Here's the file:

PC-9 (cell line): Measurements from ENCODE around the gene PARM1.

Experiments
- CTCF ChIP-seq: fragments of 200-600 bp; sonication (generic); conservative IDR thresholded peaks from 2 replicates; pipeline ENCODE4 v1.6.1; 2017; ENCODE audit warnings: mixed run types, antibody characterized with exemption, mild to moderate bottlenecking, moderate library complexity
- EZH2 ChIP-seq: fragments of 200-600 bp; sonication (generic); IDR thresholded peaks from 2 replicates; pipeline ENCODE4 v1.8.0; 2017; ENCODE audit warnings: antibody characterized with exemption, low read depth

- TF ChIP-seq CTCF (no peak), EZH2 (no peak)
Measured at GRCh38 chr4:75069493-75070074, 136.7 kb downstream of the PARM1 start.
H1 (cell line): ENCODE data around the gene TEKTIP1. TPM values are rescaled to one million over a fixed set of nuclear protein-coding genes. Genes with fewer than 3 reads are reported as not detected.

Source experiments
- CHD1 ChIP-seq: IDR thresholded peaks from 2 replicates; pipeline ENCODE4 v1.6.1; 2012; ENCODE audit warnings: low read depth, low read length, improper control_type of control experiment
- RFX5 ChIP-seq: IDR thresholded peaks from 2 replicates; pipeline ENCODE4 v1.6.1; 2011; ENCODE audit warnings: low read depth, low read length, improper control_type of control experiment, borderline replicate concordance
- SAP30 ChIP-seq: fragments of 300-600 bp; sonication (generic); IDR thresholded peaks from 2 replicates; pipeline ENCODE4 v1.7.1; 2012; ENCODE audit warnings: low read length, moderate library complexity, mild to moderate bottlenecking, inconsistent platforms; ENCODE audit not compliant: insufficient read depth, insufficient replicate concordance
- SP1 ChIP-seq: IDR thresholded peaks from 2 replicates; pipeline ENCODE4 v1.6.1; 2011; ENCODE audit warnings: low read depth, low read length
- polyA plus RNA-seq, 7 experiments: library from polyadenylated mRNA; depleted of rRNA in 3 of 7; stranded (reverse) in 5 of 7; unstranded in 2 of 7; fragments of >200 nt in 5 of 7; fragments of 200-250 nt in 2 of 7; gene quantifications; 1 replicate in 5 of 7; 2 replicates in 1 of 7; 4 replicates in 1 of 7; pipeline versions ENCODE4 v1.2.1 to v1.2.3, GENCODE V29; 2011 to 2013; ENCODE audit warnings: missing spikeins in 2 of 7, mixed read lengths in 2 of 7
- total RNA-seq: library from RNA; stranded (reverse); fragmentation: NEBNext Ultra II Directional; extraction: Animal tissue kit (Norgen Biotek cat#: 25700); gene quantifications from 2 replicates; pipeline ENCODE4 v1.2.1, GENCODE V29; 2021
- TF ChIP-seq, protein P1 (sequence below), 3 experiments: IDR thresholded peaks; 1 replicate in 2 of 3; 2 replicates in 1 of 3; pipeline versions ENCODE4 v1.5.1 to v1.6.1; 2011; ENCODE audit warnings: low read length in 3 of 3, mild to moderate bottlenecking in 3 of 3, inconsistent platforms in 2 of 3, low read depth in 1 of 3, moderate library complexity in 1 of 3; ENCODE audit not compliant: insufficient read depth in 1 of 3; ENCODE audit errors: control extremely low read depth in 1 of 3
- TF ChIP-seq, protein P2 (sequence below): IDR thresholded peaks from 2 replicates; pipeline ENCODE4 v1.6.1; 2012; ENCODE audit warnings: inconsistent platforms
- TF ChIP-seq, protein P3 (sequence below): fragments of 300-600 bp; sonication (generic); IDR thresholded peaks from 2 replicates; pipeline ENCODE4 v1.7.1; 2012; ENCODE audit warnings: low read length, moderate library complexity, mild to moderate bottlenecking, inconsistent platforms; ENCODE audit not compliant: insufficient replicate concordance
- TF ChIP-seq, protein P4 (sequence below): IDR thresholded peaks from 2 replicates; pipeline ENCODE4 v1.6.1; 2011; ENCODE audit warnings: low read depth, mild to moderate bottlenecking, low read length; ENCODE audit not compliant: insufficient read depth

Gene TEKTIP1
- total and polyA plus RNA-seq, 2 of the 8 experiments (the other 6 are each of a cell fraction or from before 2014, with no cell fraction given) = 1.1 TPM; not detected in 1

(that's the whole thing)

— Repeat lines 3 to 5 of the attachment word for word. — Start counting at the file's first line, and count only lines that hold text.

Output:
- CTCF ChIP-seq: fragments of 200-600 bp; sonication (generic); conservative IDR thresholded peaks from 2 replicates; pipeline ENCODE4 v1.6.1; 2017; ENCODE audit warnings: mixed run types, antibody characterized with exemption, mild to moderate bottlenecking, moderate library complexity
- EZH2 ChIP-seq: fragments of 200-600 bp; sonication (generic); IDR thresholded peaks from 2 replicates; pipeline ENCODE4 v1.8.0; 2017; ENCODE audit warnings: antibody characterized with exemption, low read depth

- TF ChIP-seq CTCF (no peak), EZH2 (no peak)